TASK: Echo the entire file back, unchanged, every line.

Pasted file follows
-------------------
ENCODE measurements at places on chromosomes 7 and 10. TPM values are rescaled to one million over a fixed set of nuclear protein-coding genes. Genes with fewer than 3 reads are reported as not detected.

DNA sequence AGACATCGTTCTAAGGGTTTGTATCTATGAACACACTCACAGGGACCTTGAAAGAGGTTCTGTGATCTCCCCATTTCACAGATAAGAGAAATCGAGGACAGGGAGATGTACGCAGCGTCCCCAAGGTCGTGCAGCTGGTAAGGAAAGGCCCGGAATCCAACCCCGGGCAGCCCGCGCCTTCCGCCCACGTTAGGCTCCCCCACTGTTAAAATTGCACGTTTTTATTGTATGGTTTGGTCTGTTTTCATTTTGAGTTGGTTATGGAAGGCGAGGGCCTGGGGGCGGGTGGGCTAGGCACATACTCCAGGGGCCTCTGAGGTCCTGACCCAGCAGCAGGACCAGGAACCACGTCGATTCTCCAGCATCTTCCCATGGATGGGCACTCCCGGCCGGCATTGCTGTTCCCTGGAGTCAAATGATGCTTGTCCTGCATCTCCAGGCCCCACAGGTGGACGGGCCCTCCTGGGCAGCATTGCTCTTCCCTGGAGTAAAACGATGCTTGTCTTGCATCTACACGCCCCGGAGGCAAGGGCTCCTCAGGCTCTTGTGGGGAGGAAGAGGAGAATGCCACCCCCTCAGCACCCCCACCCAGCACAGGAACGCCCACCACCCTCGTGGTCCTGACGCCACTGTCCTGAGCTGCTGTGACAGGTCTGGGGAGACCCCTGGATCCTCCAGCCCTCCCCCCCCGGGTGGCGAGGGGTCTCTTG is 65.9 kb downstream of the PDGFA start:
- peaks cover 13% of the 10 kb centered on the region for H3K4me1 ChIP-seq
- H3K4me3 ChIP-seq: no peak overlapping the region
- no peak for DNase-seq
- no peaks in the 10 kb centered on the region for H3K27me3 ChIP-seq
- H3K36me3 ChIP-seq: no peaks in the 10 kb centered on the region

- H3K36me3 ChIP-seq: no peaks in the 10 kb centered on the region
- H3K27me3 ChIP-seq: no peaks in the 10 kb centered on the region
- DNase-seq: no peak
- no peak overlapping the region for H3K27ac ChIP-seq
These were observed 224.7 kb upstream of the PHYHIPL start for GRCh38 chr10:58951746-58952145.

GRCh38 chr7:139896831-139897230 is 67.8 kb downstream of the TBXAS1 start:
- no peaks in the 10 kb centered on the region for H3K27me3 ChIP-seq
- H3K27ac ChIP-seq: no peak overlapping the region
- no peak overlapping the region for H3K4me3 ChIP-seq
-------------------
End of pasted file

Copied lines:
ENCODE measurements at places on chromosomes 7 and 10. TPM values are rescaled to one million over a fixed set of nuclear protein-coding genes. Genes with fewer than 3 reads are reported as not detected.

DNA sequence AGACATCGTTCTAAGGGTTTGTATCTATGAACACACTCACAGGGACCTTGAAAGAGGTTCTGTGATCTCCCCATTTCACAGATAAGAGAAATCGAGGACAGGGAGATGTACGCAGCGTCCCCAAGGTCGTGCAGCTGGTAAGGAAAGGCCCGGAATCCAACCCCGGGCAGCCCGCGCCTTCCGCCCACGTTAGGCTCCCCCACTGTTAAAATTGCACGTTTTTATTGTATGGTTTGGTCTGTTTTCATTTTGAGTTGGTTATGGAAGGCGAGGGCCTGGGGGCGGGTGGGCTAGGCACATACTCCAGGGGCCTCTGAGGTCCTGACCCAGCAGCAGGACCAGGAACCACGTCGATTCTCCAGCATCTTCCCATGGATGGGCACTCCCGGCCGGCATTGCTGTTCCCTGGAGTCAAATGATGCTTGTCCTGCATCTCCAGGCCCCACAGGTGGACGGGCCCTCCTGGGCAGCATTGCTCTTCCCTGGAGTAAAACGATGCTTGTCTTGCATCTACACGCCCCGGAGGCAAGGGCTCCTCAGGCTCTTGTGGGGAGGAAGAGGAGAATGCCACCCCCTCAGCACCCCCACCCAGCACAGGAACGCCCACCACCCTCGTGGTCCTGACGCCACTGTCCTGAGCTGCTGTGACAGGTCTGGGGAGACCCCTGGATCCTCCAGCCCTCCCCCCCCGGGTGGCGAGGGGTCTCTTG is 65.9 kb downstream of the PDGFA start:
- peaks cover 13% of the 10 kb centered on the region for H3K4me1 ChIP-seq
- H3K4me3 ChIP-seq: no peak overlapping the region
- no peak for DNase-seq
- no peaks in the 10 kb centered on the region for H3K27me3 ChIP-seq
- H3K36me3 ChIP-seq: no peaks in the 10 kb centered on the region

- H3K36me3 ChIP-seq: no peaks in the 10 kb centered on the region
- H3K27me3 ChIP-seq: no peaks in the 10 kb centered on the region
- DNase-seq: no peak
- no peak overlapping the region for H3K27ac ChIP-seq
These were observed 224.7 kb upstream of the PHYHIPL start for GRCh38 chr10:58951746-58952145.

GRCh38 chr7:139896831-139897230 is 67.8 kb downstream of the TBXAS1 start:
- no peaks in the 10 kb centered on the region for H3K27me3 ChIP-seq
- H3K27ac ChIP-seq: no peak overlapping the region
- no peak overlapping the region for H3K4me3 ChIP-seq